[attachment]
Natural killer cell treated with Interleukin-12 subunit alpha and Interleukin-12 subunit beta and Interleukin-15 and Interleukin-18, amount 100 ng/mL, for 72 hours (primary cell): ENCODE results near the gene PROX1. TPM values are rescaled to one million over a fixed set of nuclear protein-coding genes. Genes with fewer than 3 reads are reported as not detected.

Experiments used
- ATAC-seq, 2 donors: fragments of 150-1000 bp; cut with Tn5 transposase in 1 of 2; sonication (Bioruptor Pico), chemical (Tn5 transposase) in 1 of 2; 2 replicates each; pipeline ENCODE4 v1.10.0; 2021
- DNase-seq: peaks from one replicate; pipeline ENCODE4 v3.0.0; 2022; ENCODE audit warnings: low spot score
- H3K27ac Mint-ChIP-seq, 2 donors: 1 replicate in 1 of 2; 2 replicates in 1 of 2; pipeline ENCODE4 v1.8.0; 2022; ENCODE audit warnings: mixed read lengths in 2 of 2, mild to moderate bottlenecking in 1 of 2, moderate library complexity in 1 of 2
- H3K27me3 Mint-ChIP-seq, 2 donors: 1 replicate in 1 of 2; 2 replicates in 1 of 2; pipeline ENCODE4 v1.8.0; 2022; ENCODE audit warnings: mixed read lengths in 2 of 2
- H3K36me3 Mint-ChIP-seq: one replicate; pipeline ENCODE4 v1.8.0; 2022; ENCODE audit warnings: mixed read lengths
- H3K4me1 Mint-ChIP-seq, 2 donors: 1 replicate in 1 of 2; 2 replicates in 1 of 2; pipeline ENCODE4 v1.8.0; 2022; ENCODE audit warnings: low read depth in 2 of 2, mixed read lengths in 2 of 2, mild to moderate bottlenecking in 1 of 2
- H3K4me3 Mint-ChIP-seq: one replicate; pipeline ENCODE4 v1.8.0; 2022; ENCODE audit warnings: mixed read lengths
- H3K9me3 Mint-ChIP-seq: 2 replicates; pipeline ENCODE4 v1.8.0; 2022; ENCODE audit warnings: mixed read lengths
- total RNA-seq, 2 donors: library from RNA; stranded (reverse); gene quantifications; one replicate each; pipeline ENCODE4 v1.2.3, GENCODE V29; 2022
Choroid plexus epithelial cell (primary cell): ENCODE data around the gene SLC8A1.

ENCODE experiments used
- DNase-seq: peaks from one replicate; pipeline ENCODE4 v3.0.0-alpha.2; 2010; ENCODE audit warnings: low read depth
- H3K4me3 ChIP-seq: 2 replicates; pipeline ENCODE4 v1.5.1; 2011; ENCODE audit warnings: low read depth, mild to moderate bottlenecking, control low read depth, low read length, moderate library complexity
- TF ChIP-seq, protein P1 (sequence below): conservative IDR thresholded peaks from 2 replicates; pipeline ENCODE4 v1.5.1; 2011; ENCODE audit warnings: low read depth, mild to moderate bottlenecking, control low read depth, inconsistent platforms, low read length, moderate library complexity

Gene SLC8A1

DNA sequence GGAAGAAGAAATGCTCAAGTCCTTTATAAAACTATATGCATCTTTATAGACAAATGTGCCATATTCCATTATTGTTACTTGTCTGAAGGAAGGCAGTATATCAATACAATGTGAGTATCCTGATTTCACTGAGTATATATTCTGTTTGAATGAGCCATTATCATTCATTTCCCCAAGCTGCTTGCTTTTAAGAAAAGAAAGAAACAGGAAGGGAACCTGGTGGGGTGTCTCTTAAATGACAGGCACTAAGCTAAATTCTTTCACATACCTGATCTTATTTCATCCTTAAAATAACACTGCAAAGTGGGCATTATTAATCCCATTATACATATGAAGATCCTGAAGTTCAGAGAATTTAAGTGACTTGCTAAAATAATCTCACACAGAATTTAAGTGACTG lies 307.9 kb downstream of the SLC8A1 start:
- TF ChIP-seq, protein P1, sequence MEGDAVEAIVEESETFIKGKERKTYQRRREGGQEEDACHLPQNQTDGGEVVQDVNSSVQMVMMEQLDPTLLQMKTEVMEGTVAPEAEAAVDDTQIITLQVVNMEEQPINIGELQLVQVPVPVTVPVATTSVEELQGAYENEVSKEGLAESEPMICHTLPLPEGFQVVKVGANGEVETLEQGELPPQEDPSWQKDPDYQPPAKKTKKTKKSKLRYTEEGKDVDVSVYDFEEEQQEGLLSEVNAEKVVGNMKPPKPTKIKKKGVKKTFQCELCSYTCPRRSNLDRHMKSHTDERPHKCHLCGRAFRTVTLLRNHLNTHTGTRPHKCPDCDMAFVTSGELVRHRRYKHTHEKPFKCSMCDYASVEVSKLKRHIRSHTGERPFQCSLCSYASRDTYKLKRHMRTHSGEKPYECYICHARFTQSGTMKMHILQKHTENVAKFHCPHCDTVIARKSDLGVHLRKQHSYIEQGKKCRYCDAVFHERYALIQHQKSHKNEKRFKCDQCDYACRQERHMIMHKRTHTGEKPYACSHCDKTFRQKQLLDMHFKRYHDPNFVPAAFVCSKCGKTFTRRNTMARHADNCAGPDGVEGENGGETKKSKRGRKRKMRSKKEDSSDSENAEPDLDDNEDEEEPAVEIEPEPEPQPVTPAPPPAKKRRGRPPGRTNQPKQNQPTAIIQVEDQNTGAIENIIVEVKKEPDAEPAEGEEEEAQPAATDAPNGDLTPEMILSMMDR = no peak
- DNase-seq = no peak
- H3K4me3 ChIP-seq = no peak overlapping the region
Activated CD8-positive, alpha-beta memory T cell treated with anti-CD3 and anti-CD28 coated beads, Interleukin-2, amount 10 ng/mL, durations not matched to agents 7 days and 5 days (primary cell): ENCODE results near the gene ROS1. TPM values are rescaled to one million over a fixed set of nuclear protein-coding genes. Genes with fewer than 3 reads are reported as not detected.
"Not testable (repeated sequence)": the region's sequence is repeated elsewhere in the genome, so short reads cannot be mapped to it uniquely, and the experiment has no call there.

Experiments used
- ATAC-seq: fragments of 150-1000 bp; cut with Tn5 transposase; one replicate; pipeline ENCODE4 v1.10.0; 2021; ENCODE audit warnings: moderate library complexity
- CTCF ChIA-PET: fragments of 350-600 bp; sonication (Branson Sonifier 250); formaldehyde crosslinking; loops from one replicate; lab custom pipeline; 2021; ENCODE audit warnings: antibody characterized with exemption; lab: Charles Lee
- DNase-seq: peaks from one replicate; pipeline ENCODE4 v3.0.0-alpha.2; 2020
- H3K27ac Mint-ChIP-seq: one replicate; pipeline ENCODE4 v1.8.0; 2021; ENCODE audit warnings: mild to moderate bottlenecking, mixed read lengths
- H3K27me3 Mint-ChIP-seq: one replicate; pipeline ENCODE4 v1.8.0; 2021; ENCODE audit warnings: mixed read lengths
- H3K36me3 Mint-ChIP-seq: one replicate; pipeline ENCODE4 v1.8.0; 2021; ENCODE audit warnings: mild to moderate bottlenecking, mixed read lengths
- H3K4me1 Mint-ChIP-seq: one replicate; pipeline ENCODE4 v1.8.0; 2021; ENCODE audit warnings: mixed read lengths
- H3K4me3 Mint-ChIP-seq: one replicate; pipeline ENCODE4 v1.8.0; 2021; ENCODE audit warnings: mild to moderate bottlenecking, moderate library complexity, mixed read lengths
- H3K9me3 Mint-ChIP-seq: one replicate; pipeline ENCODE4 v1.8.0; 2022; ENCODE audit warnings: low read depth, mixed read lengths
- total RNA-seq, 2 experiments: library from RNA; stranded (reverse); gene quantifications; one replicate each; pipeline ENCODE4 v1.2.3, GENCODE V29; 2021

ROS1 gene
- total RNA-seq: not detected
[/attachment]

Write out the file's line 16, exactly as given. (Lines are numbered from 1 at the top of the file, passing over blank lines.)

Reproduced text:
- TF ChIP-seq, protein P1 (sequence below): conservative IDR thresholded peaks from 2 replicates; pipeline ENCODE4 v1.5.1; 2011; ENCODE audit warnings: low read depth, mild to moderate bottlenecking, control low read depth, inconsistent platforms, low read length, moderate library complexity